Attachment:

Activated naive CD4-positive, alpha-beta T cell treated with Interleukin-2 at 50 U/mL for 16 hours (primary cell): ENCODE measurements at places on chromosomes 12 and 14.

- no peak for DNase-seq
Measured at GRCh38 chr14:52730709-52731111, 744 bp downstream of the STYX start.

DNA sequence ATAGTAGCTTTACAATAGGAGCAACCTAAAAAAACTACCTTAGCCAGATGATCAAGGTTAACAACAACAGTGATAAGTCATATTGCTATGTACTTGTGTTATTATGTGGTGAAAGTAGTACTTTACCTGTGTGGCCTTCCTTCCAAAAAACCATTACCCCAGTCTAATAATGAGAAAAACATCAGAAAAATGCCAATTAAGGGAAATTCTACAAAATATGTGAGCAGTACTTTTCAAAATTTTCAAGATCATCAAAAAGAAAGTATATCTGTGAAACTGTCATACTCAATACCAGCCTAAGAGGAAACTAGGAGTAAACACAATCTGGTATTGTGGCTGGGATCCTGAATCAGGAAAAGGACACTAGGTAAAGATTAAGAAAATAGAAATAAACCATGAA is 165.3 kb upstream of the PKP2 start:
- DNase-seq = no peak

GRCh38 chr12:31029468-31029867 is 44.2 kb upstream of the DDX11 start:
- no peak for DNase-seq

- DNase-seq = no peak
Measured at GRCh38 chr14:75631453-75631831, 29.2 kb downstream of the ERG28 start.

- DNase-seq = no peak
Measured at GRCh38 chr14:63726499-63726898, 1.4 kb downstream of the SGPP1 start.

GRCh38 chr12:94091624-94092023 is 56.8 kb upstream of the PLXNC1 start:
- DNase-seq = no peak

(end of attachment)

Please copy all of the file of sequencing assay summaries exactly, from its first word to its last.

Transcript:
Activated naive CD4-positive, alpha-beta T cell treated with Interleukin-2 at 50 U/mL for 16 hours (primary cell): ENCODE measurements at places on chromosomes 12 and 14.

- no peak for DNase-seq
Measured at GRCh38 chr14:52730709-52731111, 744 bp downstream of the STYX start.

DNA sequence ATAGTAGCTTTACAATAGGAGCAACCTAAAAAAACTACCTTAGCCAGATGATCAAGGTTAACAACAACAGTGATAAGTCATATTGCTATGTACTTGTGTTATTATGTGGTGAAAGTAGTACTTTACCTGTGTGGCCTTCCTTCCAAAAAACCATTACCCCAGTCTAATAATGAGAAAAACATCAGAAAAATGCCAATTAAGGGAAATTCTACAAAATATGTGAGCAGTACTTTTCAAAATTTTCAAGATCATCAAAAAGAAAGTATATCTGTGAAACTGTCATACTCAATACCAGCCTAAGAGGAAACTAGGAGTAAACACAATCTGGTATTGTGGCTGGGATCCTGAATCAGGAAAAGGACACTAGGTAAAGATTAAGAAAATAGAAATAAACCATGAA is 165.3 kb upstream of the PKP2 start:
- DNase-seq = no peak

GRCh38 chr12:31029468-31029867 is 44.2 kb upstream of the DDX11 start:
- no peak for DNase-seq

- DNase-seq = no peak
Measured at GRCh38 chr14:75631453-75631831, 29.2 kb downstream of the ERG28 start.

- DNase-seq = no peak
Measured at GRCh38 chr14:63726499-63726898, 1.4 kb downstream of the SGPP1 start.

GRCh38 chr12:94091624-94092023 is 56.8 kb upstream of the PLXNC1 start:
- DNase-seq = no peak